Today, the greatest obstacle for plastic recycling is the lack of models and tests that can accurately describe the characteristics and quality of recycled plastics. A new project led by Aalborg University (AAU) and supported by Innovation Fund Denmark will create new knowledge and give a significant boost to plastic recycling.
A large number of companies could easily recycle major quantities of plastic. There is huge potential. Yet without knowing the specific properties of the recycled plastic, such as durability and strength, they can’t guarantee product quality and therefore won’t use it. “We now want to solve that problem, says Project Director and Professor Jesper de Claville Christiansen from AAU.
The project is a collaboration between University and four private companies: Grundfos, who deliver water solutions and manufacture pumps, which they take back for recycling; AVL, who recycle plastic products; Logstor, who produce district heating pipes, and Plastix, who recycle fishing nets.
In order to develop a model that can predict the properties of recycled plastics, the researchers behind the project must complete a number of experiments. These can include how the plastic reacts to a particular chemical environment, or how it is affected by temperature or impact. By comparing these experiments in a mathematical model, researchers will develop a method by which short-term tests can determine long-term properties
HUGE POTENTIAL FOR BOTH BUSINESSES AND THE ENVIRONMENT
LOGSTOR alone expects to be able to recycle several thousand tonnes of plastic using targeted, documented tests to guarantee the quality of the material. A district heating pipe from LOGSTOR forms a vital part of an important infrastructure designed to last 50 to 100 years, so guaranteed durability and functionality are crucial to LOGSTOR using more recycled plastics in future.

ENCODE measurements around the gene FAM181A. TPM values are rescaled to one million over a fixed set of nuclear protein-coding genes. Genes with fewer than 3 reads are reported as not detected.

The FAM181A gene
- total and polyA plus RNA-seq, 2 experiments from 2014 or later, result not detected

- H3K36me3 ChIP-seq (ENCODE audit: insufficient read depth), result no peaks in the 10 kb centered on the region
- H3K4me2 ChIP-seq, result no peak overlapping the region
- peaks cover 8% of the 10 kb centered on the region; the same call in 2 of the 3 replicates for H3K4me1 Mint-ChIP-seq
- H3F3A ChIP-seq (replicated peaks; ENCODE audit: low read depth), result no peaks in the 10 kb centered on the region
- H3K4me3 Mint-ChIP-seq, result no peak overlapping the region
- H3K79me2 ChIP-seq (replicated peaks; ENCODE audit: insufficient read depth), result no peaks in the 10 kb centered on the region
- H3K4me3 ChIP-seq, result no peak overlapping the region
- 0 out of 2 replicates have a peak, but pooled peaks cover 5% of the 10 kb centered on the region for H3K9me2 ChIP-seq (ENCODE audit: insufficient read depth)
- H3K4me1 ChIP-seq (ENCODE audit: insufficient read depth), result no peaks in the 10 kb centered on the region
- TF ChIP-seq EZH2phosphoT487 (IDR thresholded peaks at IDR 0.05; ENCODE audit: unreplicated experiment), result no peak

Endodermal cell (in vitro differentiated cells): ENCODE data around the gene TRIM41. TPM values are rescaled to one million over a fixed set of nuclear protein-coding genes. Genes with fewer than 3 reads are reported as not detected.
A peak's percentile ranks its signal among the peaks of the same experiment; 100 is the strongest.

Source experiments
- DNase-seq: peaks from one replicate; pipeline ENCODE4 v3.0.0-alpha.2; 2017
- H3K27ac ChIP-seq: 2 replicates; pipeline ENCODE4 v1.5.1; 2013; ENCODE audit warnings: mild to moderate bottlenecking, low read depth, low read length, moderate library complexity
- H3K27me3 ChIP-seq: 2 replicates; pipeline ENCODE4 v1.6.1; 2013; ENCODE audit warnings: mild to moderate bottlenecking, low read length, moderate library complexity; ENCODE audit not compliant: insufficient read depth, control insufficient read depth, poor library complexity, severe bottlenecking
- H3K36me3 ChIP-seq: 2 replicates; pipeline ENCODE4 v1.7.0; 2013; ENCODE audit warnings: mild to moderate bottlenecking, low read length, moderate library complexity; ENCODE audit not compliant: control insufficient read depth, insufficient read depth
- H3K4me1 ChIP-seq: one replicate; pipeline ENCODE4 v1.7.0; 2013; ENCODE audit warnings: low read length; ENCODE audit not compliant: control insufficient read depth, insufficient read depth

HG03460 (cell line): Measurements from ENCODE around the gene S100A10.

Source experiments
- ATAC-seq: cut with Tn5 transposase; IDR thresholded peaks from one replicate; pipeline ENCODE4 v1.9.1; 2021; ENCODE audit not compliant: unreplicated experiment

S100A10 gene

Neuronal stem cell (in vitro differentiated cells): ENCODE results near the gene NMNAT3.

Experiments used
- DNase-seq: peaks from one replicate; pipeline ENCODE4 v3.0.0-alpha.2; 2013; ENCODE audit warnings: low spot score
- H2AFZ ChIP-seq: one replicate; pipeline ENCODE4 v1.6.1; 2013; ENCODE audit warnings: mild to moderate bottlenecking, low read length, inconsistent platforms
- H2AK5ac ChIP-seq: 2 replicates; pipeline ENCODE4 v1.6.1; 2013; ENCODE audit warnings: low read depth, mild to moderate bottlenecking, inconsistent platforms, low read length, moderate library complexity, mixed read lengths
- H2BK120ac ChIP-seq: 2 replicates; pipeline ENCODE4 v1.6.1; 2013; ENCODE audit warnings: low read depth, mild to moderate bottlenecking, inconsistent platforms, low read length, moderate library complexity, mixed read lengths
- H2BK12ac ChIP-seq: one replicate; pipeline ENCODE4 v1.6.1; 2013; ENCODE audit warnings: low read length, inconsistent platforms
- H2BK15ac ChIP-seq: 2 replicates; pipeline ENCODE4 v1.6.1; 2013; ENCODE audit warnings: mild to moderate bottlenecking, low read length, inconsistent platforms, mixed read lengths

Plastic is an extremely important commodity that we want to use responsibly in our products for the distribution of green energy. Therefore, our vision is to optimise our processes and products to contribute to the circular economy, so that we can eventually recycle all products. This project will pave the way for that”, says Senior Director of LOGSTOR, Martin Lindgaard Pedersen.
Today, Grundfos recycles the metal from discarded pumps, but not the plastic. New models and testing methods could change this.
At Grundfos, we always work towards sustainability, but it must go hand in hand with quality and durability. We therefore look forward to this collaboration, which will enable us to upgrade and recycle our old plastic materials, says Chief Specialist Allan Hjarbæk Holm from Grundfos.
The project will run for four years and, in addition to the companies’ contribution, will receive DKK 14 million from Innovation Fund Denmark. Of this, DKK 11 million will go to AAU.
- Jesper de Claville Christiansen, Project Manager & Professor at AAU, +45 9940 8970, +45 2913 3522, email@example.com
- Lea Laursen Pasgaard, Press Contact at AAU, +45 20 97 34 19 firstname.lastname@example.org
- Allan Hjarbæk Holm, Chief Specialist, Materials at Grundfos A/S, +45 2232 7630, Email: email@example.com
- Torben Reimer, HR & Press officer at LOGSTOR A/S, +45 9966100, Email: firstname.lastname@example.org
- Franz Cuculiza, CEO at Aage Vestergaard Larsen A/S. Tel. +45 98 54 16 55, email@example.com
- Allan V. Rasmussen, Head of Sales and R&D at Plastix A/S +45 3010 2721, Allan@plastixglobal.com